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A Robinson R66 helicopter lifted off from the heliport at Whistler, British Columbia, earlier this month to embark on a globe-spanning adventure.
The EPIC (Empowering People & Inspiring Change) Tour began on May 1 and will fly to more than 40 countries, covering 30,000 kilometres, before returning to Whistler 84 days later.
Flying the R66 are Ruben Dias, entrepreneur and venture capitalist, and Mischa Gelb, president of BC Helicopters. Diogo Dias will document the trip, taking photos from the passenger seats during most of the planned legs.
“Ruben’s passion is to see young people pursuing their dreams, and ideally becoming entrepreneurs,” said Gelb.
“We’re going to give talks all around the world, inspiring people to pursue a life of entrepreneurship. And we’re coupling that with healthy lifestyle. Both of us live a plant-based vegan lifestyle, and we’re passionate about that, because we feel that the health benefits make you a more vibrant person.”
Gelb is planning to make extensive use of social media to provide coverage of the trip, with videos every day–but Saturday–on his “Pilot Yellow” YouTube channel. Of German descent, Gelb’s last name means “yellow” in German.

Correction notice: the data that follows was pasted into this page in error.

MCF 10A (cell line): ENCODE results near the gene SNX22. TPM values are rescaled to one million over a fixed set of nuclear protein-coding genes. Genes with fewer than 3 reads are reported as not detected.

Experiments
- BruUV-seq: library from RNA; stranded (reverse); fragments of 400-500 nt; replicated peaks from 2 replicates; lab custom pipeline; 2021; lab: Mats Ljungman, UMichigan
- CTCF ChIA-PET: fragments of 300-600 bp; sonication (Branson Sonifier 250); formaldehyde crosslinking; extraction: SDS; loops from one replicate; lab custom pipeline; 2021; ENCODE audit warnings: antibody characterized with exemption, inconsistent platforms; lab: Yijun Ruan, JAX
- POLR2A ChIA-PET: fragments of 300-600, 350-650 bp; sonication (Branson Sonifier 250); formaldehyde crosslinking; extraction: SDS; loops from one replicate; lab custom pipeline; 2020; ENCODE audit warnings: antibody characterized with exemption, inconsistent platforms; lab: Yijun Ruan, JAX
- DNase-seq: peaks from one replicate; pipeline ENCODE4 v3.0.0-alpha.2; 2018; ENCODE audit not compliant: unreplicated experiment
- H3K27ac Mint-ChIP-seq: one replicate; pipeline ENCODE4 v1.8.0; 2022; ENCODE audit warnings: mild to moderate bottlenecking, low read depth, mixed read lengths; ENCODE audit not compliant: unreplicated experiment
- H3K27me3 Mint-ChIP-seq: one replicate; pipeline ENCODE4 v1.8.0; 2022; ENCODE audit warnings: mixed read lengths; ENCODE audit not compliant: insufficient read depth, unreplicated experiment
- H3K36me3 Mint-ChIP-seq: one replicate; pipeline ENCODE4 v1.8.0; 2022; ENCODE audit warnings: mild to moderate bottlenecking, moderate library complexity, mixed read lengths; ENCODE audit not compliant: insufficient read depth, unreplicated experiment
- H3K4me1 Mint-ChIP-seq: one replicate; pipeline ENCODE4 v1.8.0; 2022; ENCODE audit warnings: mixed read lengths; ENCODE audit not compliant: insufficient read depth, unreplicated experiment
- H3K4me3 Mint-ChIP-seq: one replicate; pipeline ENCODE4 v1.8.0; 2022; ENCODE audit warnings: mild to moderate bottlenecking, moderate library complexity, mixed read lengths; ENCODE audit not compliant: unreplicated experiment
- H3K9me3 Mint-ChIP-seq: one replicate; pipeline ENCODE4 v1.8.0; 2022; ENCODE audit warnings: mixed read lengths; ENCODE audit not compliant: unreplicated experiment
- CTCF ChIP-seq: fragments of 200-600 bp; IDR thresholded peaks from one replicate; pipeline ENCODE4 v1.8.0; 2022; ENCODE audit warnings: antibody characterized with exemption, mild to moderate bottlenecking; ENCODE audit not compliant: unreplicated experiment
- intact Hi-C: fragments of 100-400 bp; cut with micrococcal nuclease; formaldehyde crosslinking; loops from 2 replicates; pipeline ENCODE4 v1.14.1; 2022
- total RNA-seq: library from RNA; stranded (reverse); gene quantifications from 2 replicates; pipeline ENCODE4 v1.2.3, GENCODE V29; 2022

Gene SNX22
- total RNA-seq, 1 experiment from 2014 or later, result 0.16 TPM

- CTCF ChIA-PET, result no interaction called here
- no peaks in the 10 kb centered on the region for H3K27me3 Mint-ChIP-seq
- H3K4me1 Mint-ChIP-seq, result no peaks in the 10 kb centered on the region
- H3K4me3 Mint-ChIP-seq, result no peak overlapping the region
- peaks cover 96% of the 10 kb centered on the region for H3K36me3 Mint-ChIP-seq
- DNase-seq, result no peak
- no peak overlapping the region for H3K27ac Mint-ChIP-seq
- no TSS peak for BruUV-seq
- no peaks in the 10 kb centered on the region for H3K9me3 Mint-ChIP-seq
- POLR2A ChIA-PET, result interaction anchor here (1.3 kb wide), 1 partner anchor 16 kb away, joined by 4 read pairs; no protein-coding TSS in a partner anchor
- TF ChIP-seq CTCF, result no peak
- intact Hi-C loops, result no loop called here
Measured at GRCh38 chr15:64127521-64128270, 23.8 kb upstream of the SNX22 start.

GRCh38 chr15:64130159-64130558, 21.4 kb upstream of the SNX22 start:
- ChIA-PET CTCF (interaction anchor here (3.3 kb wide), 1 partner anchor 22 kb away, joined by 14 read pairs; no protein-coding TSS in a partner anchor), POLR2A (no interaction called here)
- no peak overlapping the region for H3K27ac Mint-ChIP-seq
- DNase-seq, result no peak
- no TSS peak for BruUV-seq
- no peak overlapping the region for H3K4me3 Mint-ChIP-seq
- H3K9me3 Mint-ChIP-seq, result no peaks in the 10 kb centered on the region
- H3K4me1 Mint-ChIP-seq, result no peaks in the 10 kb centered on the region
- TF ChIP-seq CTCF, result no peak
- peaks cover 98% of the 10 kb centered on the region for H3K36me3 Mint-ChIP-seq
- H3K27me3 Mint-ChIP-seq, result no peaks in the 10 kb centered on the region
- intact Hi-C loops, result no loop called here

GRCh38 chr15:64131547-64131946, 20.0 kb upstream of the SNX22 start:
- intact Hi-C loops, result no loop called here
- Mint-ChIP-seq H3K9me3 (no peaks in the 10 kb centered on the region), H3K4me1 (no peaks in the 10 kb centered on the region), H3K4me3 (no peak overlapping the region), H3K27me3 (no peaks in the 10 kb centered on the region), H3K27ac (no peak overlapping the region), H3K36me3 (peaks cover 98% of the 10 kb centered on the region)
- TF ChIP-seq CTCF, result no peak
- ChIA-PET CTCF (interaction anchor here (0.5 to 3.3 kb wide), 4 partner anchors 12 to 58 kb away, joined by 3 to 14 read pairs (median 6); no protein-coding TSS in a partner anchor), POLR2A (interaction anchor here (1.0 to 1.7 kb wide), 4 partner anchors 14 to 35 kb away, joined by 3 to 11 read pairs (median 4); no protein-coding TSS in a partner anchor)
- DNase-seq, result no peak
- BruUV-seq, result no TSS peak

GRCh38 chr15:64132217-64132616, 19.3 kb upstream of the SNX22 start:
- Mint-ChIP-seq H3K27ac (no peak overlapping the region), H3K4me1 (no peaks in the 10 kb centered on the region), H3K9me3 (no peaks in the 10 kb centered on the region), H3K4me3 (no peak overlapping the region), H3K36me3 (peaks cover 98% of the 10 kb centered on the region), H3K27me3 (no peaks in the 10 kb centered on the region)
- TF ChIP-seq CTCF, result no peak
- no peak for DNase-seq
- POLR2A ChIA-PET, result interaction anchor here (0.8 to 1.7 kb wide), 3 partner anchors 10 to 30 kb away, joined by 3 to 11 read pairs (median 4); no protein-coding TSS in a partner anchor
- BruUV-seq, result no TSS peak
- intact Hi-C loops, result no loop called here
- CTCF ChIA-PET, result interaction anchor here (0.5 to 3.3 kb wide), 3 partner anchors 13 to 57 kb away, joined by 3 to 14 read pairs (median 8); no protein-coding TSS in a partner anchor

Photo coverage will be on Gelb’s Instagram account — @bchelicopters.
The R66 normally flies from BC Helicopters’ base in Abbotsford, B.C., and will have some special equipment on board for the lengthy and challenging trip. New GPS avionics, Iridium satphones and a ferry tank will be installed, and the crew will carry life rafts and survival suits for the over-water legs. The entire trip will be flown under visual flight rules.
“There are some legs that we’re going to be right up to gross [weight],” explained Gelb. “There’s one leg in Russia that will be about 410 nautical miles and take over four hours. We’re going to leave Diogo behind on that leg, so he’ll be taking an airline over to Alaska. We’re going to need too much fuel to have him along.”
To make a passenger seat available for social media influencers who would like to experience a flight, gear will be pre-positioned–such as over-water survival equipment–to reduce the load in the R66.
And no big suitcases for the crew. “Honestly, each of us is going to have a small backpack. A couple of t-shirts, a couple of pairs of pants, and that’s about it,” said Gelb.
He expects the R66 will be airborne for 75 days, with a total of 330 flight hours to complete the trip. Routine maintenance will take place in Boston, Mass.; Dubai; and Japan; and Gelb’s brother, Sancho, will fly out from BC Helicopters for “extended weekends” to take care of the R66.
More information can be found on the EPIC website, which also features a live flight-tracker.
“It’s always been a dream of mine to go around world, someday,” said Gelb. “And when I told Ruben, he lit up and said, ‘It’s my dream as well–let’s do it!’ “